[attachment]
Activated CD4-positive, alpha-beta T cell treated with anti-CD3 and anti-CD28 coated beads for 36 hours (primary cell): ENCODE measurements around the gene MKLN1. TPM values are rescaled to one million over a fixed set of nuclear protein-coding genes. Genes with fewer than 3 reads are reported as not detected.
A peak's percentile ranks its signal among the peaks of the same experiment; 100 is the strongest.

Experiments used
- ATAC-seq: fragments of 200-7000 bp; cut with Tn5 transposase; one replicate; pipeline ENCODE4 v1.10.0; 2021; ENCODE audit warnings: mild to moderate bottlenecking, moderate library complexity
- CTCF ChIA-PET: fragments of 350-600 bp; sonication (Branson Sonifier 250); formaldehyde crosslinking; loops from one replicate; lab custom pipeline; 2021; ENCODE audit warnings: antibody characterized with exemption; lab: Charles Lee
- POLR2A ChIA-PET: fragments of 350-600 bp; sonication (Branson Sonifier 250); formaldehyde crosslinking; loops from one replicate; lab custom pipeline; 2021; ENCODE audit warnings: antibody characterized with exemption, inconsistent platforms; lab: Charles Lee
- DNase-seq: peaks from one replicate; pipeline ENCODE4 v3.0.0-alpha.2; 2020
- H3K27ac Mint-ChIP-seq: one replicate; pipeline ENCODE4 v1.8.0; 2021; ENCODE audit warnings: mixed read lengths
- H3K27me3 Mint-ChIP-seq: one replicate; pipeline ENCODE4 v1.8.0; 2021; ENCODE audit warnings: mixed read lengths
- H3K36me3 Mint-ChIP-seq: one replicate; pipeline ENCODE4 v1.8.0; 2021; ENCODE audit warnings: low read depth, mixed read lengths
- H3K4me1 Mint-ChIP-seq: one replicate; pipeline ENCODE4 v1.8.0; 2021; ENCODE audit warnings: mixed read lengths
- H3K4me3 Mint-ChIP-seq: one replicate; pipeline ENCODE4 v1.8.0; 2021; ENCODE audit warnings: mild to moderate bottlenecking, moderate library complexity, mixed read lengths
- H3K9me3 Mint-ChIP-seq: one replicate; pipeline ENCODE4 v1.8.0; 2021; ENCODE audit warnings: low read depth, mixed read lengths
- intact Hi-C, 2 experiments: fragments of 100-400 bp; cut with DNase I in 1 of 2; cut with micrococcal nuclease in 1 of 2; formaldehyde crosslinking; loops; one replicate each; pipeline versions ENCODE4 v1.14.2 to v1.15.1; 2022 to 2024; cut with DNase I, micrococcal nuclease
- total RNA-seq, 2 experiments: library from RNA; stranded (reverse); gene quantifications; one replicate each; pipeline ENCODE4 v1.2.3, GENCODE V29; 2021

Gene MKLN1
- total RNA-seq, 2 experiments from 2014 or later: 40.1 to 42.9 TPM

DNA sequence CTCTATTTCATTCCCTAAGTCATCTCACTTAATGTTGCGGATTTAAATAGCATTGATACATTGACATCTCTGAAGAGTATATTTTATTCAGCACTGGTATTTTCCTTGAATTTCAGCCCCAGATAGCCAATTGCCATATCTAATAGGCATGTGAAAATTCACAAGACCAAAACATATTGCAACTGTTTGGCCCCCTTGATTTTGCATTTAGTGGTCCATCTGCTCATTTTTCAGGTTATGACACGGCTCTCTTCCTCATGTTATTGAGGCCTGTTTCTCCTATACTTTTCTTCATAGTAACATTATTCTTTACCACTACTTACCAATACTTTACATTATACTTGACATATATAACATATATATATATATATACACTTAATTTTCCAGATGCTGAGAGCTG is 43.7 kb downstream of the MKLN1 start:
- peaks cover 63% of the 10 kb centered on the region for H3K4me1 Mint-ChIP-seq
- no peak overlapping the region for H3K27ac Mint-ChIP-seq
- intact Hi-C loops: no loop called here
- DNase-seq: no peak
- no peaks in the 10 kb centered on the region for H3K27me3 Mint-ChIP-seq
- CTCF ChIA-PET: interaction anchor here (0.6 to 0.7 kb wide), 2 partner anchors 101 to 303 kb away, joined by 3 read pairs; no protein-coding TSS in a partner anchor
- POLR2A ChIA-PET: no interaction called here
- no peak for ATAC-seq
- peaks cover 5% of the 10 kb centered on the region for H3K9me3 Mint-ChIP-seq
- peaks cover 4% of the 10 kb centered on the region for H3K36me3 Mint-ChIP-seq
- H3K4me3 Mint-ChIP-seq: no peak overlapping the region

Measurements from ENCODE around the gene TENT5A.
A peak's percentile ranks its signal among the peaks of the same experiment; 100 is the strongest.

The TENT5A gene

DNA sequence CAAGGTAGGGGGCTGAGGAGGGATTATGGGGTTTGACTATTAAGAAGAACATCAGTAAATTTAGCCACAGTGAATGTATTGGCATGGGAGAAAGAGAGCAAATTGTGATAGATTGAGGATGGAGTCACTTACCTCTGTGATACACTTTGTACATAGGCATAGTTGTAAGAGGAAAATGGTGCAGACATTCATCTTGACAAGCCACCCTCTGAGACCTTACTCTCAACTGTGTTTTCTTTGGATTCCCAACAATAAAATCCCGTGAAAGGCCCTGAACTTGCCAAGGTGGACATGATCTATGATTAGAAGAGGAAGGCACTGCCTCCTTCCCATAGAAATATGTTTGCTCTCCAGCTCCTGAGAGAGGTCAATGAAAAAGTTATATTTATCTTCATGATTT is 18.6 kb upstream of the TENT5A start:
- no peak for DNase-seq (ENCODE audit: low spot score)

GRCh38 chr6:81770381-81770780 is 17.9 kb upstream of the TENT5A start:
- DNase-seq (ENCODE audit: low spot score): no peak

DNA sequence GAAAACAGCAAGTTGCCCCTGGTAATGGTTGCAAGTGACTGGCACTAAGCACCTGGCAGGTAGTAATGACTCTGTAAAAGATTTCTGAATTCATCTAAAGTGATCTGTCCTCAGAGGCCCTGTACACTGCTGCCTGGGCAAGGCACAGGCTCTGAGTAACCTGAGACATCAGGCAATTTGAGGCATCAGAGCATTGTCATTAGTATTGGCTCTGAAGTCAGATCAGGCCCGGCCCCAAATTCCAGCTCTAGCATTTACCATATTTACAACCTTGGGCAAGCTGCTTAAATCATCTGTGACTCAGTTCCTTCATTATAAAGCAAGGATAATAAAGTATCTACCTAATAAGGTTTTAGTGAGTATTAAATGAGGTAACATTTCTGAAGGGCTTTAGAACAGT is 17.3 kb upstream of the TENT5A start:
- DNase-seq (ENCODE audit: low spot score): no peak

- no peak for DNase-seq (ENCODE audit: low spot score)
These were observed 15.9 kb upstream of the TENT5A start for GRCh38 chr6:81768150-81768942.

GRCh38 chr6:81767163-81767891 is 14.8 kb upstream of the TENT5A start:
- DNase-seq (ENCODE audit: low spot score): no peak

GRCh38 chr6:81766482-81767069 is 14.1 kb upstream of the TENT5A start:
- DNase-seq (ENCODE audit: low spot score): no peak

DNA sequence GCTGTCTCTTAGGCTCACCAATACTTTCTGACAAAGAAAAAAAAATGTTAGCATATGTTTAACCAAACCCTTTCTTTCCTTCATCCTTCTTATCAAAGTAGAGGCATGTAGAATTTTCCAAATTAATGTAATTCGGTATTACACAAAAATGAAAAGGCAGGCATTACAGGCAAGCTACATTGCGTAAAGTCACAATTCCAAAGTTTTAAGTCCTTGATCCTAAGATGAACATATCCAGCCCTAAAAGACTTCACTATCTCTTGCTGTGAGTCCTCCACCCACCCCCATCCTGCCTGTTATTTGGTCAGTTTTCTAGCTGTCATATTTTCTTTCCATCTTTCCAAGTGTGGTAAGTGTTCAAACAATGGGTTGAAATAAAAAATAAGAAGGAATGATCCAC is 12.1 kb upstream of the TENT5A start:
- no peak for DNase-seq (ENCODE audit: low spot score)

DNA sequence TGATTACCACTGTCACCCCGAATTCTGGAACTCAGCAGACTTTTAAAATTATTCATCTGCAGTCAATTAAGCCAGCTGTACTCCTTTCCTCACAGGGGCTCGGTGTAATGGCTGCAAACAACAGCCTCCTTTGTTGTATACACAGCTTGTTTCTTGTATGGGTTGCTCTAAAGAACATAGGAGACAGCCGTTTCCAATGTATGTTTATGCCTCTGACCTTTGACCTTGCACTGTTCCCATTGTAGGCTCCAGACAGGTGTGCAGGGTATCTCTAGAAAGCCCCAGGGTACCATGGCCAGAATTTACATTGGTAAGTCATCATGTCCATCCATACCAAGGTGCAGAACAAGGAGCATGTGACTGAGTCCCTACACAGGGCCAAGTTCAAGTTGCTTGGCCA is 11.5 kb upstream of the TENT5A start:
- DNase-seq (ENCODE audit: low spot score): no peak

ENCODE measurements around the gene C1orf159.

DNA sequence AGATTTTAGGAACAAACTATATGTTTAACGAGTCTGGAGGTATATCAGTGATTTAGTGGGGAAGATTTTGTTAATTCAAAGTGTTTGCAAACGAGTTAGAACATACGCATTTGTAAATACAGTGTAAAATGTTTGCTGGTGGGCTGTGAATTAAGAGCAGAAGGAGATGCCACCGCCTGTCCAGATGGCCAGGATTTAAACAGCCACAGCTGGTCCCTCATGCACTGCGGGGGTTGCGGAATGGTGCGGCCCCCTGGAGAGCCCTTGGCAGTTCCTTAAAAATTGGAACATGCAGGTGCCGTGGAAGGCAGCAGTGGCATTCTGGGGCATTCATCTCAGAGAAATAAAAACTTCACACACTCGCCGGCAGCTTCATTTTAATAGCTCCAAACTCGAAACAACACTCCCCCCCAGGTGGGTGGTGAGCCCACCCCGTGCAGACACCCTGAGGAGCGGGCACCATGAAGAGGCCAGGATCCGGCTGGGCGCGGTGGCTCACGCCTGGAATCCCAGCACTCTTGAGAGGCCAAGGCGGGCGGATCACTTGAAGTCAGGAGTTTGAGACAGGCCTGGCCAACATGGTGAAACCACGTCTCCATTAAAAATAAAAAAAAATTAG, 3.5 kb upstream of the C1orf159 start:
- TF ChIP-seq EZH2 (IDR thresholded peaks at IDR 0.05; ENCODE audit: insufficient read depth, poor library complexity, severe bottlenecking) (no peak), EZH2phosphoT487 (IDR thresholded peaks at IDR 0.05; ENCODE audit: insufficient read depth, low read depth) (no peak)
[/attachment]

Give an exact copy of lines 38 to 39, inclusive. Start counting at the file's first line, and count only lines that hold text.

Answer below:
- DNase-seq (ENCODE audit: low spot score): no peak

- no peak for DNase-seq (ENCODE audit: low spot score)